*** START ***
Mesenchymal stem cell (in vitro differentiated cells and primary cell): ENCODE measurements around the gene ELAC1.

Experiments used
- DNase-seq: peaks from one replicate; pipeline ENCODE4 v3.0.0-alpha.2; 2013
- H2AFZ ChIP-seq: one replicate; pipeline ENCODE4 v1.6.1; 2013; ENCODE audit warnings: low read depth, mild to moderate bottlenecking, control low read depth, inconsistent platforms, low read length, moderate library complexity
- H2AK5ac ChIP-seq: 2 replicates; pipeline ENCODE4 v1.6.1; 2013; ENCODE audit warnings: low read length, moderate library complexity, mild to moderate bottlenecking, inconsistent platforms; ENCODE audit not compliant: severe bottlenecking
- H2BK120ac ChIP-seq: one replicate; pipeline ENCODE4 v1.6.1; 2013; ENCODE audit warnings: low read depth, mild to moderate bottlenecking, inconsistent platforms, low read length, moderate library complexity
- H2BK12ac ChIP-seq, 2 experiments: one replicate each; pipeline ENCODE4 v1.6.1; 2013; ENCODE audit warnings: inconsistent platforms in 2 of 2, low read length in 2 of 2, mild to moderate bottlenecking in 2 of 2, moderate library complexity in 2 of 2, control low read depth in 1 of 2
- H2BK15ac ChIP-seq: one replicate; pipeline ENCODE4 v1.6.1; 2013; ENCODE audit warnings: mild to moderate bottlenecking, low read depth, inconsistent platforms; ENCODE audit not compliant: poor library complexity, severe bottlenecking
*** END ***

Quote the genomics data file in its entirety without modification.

Mesenchymal stem cell (in vitro differentiated cells and primary cell): ENCODE measurements around the gene ELAC1.

Experiments used
- DNase-seq: peaks from one replicate; pipeline ENCODE4 v3.0.0-alpha.2; 2013
- H2AFZ ChIP-seq: one replicate; pipeline ENCODE4 v1.6.1; 2013; ENCODE audit warnings: low read depth, mild to moderate bottlenecking, control low read depth, inconsistent platforms, low read length, moderate library complexity
- H2AK5ac ChIP-seq: 2 replicates; pipeline ENCODE4 v1.6.1; 2013; ENCODE audit warnings: low read length, moderate library complexity, mild to moderate bottlenecking, inconsistent platforms; ENCODE audit not compliant: severe bottlenecking
- H2BK120ac ChIP-seq: one replicate; pipeline ENCODE4 v1.6.1; 2013; ENCODE audit warnings: low read depth, mild to moderate bottlenecking, inconsistent platforms, low read length, moderate library complexity
- H2BK12ac ChIP-seq, 2 experiments: one replicate each; pipeline ENCODE4 v1.6.1; 2013; ENCODE audit warnings: inconsistent platforms in 2 of 2, low read length in 2 of 2, mild to moderate bottlenecking in 2 of 2, moderate library complexity in 2 of 2, control low read depth in 1 of 2
- H2BK15ac ChIP-seq: one replicate; pipeline ENCODE4 v1.6.1; 2013; ENCODE audit warnings: mild to moderate bottlenecking, low read depth, inconsistent platforms; ENCODE audit not compliant: poor library complexity, severe bottlenecking